A nationwide search is on for appropriately skilled people to provide advice on fixing the Esplanade in Dunedin and retaining sand at St Clair Beach in the long term.
An invitation to consultants to lodge expressions of interest by Monday for the two stages of work at St Clair was sent by the Dunedin City Council to seven firms yesterday.
Council roading maintenance engineer Peter Standring said the council was not looking for consultants to come back with answers, but for them to convince the council they were the right person or company to provide the advice.
At this stage, it appeared it was a change in environment, not a problem with the sea wall structure, which caused the sand reduction issues that caused large sections of the Esplanade to drop away over the past 12 days, he said.
The total costs of remediating the wall and Esplanade damage and creating a long-term solution for retaining sand on the beach would fall to the council and ratepayers, although that was still subject to further investigation.
A University of Otago geomorphologist says the sea wall itself is the cause of the loss of sand on the beach.
Senior geography lecturer Dr Wayne Stephenson, who specialises in coastal geomorphology, coastal management and Quaternary coastal environments, said he was bothered that people might think the loss of the beach was "some natural processes".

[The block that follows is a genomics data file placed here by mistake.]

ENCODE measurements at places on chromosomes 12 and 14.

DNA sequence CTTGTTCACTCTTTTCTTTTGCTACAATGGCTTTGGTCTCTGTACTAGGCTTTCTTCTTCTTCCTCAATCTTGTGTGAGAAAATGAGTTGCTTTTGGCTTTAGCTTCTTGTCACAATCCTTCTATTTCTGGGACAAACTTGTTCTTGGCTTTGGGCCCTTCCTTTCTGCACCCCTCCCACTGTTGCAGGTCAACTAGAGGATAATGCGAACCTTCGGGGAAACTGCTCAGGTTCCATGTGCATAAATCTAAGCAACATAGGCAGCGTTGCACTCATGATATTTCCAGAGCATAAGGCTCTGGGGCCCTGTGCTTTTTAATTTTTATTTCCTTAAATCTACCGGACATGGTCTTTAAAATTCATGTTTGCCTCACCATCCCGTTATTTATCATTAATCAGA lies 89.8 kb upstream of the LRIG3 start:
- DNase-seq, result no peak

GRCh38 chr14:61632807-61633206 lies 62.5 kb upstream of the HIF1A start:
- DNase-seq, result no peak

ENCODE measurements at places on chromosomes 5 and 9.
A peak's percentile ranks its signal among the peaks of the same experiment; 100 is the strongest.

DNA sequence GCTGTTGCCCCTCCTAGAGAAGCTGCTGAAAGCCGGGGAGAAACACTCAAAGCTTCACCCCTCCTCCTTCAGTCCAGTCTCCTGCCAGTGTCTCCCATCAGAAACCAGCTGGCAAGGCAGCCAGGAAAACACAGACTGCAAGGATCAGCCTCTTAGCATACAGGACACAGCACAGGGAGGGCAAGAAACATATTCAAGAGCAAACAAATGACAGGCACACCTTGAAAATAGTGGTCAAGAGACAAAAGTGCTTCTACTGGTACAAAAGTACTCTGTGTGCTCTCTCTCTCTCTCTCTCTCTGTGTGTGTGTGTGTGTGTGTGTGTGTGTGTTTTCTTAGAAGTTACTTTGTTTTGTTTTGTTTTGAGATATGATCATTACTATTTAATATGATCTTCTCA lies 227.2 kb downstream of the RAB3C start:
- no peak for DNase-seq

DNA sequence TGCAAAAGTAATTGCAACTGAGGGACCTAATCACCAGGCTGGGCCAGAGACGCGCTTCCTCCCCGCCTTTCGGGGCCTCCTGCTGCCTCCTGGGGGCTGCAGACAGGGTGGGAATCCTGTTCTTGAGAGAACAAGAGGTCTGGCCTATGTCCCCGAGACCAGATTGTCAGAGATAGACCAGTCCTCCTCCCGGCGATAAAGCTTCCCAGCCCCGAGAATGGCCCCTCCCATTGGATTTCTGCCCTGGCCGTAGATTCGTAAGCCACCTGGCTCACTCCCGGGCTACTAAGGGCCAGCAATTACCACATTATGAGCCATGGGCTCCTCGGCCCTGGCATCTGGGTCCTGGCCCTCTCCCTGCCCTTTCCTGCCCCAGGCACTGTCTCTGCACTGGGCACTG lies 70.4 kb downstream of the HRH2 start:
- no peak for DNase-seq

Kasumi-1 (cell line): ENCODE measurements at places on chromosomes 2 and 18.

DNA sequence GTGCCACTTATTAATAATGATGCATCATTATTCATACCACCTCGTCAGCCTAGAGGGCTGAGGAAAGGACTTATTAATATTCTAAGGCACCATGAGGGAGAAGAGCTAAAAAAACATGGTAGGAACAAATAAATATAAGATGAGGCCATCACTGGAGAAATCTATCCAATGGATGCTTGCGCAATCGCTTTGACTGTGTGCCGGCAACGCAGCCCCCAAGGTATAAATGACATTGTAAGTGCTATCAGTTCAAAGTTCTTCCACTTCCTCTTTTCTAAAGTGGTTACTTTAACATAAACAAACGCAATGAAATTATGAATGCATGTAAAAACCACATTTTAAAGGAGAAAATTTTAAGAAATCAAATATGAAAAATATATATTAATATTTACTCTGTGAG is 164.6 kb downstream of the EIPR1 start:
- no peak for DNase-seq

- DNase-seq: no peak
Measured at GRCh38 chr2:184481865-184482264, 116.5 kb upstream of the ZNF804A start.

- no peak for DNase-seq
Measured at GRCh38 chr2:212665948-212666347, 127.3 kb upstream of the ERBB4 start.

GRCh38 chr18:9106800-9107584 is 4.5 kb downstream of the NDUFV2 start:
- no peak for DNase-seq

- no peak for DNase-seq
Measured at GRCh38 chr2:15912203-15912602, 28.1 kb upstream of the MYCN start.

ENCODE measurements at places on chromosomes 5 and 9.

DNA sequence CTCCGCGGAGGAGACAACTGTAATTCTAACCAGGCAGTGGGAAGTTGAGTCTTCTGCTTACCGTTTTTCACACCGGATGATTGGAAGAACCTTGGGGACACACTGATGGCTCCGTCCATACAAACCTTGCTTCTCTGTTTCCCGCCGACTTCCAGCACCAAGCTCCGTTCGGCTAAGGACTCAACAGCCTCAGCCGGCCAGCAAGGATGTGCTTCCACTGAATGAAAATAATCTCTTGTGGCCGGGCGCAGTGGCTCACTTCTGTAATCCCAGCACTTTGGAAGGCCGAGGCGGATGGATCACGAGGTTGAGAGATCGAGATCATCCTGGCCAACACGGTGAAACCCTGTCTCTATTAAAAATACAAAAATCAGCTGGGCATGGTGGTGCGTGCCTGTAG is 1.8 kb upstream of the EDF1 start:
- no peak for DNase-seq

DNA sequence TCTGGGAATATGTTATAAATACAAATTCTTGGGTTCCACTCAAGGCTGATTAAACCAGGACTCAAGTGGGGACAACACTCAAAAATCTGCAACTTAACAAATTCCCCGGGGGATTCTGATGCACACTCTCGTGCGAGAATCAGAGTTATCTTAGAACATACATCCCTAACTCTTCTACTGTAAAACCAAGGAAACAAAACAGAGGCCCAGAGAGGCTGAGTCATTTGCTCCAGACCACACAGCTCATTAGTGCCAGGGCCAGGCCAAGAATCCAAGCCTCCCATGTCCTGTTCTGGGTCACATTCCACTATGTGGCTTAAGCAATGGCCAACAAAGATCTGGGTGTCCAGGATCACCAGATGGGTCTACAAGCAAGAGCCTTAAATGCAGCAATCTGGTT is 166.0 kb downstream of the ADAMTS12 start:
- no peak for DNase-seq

"It isn't. It is actually a consequence of the wall."
He said it was well known in the engineering and geomorphology fields that vertical sea walls actually caused the loss of beaches.
A normal healthy beach dissipated wave energy through breaking and shoaling, but if the waves were hitting a wall, their energy could not be dissipated so had to be deflected.
As that happened, the waves scoured the beach and carried sand offshore.
It became a vicious cycle, because the subsequent loss of beach reduced wave dissipation and exposed the wall to even more wave energy.
While the best solution might be the most radical - tearing down the wall and re-establishing the natural beach environment (he noted the mean high water mark along the rest of the beach towards Lawyers Head had not changed in 120 years, meaning there had been no real erosion there), it was an unlikely option, given the community perceptions of erosion and expectations that the wall would protect land-based assets behind it.
The wall was there and, although it was not perfect, the community had to understand any wall, by the very nature of it being a wall, would require ongoing maintenance, which ratepayers would be required to pay for.
"It's a case of we've got it, so we will have to maintain it in perpetuity, and that's a thought that makes me, as a ratepayer, very nervous too."
Other options were to build a bigger and better wall to cope with the increased wave energy it will have to deal with - something the current design seemed not to have factored in; fix the current problems and expect that intermittently similar problems will happen; and/or replenish and retain the sand in front of the wall to deflect wave energy from it.
No solution would be cheap.
"Now we have a wall we are going to have to live with it."
The cordon around undamaged areas of the wall was removed yesterday and declared safe for the public to use after test holes and ground-penetrating radar established the stability of the area.
Sheet-piling to stop water getting under the sea wall at the northern end was expected to be completed within a week.